Have you ever driven past a building with a sign on the lawn that read, “First Spiritualist Church”? It may call itself a church, but it is not Christian—by any stretch of the Christian theological imagination.
On March 31, 1848, the two Fox sisters (Margaretta—14 years old, and Katie—12 years old) were visited by “Mr. Splitfoot.” Mr. Splitfoot was a spirit who thrilled the young girls by answering their questions with “rappings.” For example, one of the girls said, “Now, do just as I do. Count one, two, three, four” (she clapped her hands as she spoke). The spirit answered by rapping the same number of claps. Public demonstrations followed, and the audiences grew to such an extent that they needed larger meeting places. On November 14, 1849, the mediums Margaretta and Katie held the first Spiritualist meeting in Corinthian Hall in Rochester, New York.
From that point on, Spiritualist phenomena captured the attention of thousands of people, as is evidenced by the springing up of psychical research societies throughout Europe and the United States. Even at Duke University in 1927, J. B. Rhine conducted experiments to investigate psychic phenomena. Many of these societies, as well as others that have surfaced since, exist today. Needless to say, with the rise of these societies, churches were formed to give the faithful a place to express belief in psychic phenomena.
Practices of Spiritualism
I have attended several meetings of Spiritualist churches (do not do this unless you are called of God to do so). In these meetings certain spirit phenomena occur. Those who lead the meetings are Spiritualist ministers and have been trained as mediums. Mediums serve to bring spirits and their accompanying phenomena to those attending. In this way they serve as “mediators” between the realm of the flesh and the realm of the spirit.
Doing so involves different skills on the part of the medium. Clairvoyance (“clear seeing” or “soul seeing”) allows the medium to see the spirit realm (or spirits) and to convey messages from the spirit realm to attendees of the service. Clairaudience means “clear hearing,” where sprit entities interchange thoughts with the medium. The medium in turn gives the message to individuals at the meeting. Clairsentience is the practice by which the medium senses a contact with the spirit realm. This is sometimes called “the sixth sense.”
Perhaps the most exciting event that occurs at either Spiritualist meetings or séances is when “ectoplasm,” a living material substance sometimes described as a milky white substance, exudes from the body of the medium (and those attending the séance) and lifts tables and other objects (levitation). The most sensational form of this comes about when the ectoplasm attaches itself to an actual spirit (a deceased relative), who thereby establishes contact with those at the séance. This is called “materialization.”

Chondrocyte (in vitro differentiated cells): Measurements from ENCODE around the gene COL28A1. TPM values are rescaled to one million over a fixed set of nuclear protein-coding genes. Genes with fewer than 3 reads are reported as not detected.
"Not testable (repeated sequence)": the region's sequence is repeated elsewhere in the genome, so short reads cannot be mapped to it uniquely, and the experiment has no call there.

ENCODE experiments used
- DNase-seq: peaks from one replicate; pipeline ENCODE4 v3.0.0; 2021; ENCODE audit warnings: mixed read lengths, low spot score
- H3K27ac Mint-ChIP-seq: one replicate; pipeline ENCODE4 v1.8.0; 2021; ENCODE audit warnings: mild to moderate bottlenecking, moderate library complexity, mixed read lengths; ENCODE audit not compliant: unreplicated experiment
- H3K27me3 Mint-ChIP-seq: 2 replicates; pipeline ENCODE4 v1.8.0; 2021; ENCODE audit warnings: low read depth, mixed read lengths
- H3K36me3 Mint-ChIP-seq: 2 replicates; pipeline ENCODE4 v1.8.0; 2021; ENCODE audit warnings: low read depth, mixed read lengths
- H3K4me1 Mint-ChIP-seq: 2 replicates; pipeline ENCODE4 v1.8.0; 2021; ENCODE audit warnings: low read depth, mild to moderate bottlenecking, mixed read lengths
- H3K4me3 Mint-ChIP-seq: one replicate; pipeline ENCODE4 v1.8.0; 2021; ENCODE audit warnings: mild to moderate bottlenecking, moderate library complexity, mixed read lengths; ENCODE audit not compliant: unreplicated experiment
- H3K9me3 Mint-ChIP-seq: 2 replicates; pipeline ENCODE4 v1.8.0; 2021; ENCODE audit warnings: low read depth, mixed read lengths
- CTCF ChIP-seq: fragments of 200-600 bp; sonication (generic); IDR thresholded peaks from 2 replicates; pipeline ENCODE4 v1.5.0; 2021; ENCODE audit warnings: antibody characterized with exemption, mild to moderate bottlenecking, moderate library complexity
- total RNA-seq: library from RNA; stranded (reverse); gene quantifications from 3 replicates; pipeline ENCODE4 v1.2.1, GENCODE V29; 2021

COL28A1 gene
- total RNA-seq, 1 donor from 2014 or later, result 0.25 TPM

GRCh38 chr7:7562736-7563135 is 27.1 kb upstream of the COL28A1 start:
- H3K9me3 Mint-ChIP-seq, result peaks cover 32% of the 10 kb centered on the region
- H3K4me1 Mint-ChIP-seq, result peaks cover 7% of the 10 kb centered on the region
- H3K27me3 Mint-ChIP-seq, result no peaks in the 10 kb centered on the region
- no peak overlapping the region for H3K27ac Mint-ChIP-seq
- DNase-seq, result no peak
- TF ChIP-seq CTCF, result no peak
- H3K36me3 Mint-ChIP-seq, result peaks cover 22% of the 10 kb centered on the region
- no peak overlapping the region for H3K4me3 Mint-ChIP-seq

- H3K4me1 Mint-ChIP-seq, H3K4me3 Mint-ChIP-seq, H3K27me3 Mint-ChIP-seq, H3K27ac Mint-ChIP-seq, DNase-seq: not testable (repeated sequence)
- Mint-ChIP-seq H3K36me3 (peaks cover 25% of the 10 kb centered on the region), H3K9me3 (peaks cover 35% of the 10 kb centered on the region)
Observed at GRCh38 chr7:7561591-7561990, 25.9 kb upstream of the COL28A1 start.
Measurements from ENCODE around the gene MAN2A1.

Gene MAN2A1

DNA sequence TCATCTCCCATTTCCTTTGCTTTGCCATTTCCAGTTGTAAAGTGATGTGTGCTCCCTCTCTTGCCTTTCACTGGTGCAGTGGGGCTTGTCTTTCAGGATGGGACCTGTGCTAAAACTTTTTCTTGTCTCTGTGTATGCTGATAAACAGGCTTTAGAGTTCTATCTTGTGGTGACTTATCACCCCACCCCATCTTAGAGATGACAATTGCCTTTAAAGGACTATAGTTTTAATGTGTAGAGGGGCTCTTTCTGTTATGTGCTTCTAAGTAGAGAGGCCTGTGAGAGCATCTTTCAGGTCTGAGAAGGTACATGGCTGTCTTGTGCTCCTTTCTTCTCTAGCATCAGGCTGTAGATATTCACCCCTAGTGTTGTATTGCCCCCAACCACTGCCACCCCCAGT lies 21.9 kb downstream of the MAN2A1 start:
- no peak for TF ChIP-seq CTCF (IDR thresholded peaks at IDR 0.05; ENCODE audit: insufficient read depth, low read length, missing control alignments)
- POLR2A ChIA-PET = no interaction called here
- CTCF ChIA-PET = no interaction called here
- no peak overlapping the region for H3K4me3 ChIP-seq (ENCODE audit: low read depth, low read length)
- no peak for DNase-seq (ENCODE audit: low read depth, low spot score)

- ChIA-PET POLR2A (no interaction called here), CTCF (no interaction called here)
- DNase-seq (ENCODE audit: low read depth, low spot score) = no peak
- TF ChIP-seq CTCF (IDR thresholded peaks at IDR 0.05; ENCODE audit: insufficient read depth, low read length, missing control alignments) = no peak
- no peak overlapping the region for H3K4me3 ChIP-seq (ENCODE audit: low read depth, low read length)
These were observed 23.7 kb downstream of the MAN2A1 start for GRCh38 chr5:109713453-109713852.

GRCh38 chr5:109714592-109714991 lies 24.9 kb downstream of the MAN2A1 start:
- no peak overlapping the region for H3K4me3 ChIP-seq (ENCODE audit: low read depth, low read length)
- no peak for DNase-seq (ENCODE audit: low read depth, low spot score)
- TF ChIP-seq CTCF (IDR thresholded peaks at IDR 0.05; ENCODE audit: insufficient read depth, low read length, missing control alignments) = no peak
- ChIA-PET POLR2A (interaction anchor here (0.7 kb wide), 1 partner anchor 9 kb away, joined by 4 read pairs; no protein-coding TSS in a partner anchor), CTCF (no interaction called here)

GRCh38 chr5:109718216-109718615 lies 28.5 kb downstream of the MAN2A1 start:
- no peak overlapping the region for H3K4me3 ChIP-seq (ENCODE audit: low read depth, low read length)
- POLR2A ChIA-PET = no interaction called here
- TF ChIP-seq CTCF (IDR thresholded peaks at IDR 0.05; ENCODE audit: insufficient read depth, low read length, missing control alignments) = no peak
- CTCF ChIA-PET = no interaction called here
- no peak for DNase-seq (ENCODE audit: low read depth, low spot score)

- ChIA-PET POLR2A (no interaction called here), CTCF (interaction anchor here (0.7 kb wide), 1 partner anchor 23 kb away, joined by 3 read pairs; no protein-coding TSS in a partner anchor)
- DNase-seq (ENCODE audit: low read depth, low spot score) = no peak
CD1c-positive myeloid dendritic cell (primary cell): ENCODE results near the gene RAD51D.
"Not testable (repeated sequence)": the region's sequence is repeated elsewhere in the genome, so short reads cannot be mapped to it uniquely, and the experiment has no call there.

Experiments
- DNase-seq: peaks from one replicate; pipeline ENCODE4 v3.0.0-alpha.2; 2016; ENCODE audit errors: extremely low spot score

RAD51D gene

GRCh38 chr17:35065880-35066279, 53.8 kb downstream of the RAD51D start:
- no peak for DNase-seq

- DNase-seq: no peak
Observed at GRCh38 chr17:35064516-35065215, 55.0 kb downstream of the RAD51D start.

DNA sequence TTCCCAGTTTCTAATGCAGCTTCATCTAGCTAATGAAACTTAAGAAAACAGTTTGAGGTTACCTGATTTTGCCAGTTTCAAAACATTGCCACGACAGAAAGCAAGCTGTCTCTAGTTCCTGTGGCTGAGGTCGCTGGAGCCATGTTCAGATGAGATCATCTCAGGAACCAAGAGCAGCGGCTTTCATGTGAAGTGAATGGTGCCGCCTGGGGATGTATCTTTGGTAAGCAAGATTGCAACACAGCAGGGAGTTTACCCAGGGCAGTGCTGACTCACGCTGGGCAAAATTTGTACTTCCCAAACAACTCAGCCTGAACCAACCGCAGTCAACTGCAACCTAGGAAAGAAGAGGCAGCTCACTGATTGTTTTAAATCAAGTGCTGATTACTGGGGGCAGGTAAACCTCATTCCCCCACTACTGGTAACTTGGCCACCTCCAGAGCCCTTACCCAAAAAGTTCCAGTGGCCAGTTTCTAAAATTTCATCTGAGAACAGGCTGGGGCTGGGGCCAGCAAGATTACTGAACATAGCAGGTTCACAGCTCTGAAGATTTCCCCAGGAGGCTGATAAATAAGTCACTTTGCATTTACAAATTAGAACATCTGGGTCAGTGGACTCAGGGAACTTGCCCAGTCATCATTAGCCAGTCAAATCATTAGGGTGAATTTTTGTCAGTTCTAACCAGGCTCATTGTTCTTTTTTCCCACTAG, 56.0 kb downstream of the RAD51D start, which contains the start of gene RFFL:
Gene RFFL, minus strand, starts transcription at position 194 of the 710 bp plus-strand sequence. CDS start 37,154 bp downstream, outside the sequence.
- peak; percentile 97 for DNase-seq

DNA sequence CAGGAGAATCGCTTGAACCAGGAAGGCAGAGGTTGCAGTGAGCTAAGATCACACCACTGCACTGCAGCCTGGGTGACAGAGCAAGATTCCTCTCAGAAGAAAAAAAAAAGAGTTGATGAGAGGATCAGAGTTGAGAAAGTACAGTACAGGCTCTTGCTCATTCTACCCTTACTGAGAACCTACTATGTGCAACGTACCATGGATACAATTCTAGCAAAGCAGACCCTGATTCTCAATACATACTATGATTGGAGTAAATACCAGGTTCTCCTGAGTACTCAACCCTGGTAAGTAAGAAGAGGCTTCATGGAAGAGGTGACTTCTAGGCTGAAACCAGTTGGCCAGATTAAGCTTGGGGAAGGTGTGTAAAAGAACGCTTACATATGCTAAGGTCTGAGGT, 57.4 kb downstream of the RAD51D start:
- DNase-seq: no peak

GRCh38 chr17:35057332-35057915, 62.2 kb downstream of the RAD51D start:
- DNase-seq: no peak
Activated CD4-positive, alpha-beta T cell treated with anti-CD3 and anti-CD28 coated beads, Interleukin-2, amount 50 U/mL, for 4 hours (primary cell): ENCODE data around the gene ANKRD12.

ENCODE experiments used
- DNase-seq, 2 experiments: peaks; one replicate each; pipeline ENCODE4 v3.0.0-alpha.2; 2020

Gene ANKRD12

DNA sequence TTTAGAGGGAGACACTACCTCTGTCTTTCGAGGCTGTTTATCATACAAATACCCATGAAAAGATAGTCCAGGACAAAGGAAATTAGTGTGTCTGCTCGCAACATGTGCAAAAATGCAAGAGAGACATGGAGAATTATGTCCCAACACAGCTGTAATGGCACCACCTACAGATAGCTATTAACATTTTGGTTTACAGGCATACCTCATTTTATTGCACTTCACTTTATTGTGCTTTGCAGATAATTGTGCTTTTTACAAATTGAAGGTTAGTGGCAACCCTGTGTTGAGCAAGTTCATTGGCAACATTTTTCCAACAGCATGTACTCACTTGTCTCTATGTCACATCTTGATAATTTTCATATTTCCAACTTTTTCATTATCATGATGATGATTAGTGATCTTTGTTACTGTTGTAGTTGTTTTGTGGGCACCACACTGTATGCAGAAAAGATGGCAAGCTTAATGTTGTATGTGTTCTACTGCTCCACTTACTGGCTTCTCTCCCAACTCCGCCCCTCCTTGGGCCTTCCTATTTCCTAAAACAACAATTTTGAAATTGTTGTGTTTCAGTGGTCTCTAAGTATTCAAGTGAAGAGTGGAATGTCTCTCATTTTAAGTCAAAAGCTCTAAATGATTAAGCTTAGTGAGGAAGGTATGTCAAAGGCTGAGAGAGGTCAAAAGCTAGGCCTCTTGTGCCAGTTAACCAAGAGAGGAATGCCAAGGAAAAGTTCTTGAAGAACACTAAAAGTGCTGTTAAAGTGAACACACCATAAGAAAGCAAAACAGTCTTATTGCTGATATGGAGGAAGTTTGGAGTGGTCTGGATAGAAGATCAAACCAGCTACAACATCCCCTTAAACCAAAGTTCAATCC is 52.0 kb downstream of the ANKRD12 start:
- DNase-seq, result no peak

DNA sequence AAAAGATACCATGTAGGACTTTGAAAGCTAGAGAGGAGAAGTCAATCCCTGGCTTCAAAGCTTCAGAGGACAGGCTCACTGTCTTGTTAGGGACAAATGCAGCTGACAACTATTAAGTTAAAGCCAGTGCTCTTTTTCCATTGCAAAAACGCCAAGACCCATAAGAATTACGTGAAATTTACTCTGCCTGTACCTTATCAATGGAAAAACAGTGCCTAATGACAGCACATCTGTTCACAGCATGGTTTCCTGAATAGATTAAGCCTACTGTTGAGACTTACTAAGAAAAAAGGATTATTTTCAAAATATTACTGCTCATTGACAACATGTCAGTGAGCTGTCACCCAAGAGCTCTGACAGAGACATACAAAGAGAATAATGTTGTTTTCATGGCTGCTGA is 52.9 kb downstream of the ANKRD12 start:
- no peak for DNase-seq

The Theology of Spiritualism
When Jesus appeared to hundreds of people after His death, He “materialized.” There is no resurrection. There is materialization. In this sense Jesus became the spirit guide of His disciples and could materialize and dematerialize at will.
Its doctrine of God is panentheistic. Panentheism teaches that God is “in” the world in the sense that just as the soul is in the body, so God is in the world. The world is, then, God’s body. God is therefore an impersonal infinite intelligence that pervades the world.
Further, “Jesus Christ was not ‘Alimighty God,’ ” but was simply a man (Spiritualism denies the virgin birth). Spiritualism tacitly rejects the Christian doctrine of the Trinity. Also, Jesus is one of many Christs, one of many people that have come into the world to enlighten the world. Beware, though, that Spiritualists affirm the “divinity” of Jesus. But they do not mean this in the biblical sense. Instead, Jesus was divine as every child of God is divine. Spiritualists will even say Jesus is unique, in that He was the greatest medium that ever lived.
Related to this is the Spiritualist teaching that Jesus and “the Christ” are separate entities. Christ is an impersonal “principle of divine love.” Jesus was a man who embodied and expressed this principle.
The Holy Spirit is not a person. It is “spirit power” or “spirit control.” Thus, when we read in the Bible that the Holy Spirit came upon believers, it was simply a manifestation of people coming under the control of some kind of spirit guide.
As for humanity, Spiritualism affirms the spark of divinity in every person. Each person contains all that God is.
What is salvation? Man is his own savior, and there is no need for the vicarious blood atonement of Jesus Christ. Heaven and hell are states of mind, states of consciousness for which we are responsible. The Spiritualist view of the afterlife is one of transition from the earth plane to the spirit plane. “There is no death,” says the Spiritualist, “only transition to that plane where there eventually will be pure spiritual bliss and where God is love and love is God.”
The spirits of dead relatives are not dead relatives. Either they are the product of the imagination or they are demons. Jesus is the unique Son of God, the Christ, second person of the Trinity. He gave Himself in substitutionary atonement for His people. He is not a medium. He condemns mediums (see Lev. 19:31; 20:6). He was bodily resurrected, and was not a materialized spirit. God is tri-personal, not some impersonal soul whom the world embodies. Humanity is sinful, not divine. Humanity is therefore in need of a personal Savior, Jesus. Finally, heaven and hell are real, and are two places where all people go after death, depending on whether or not one believes in the biblical Christ.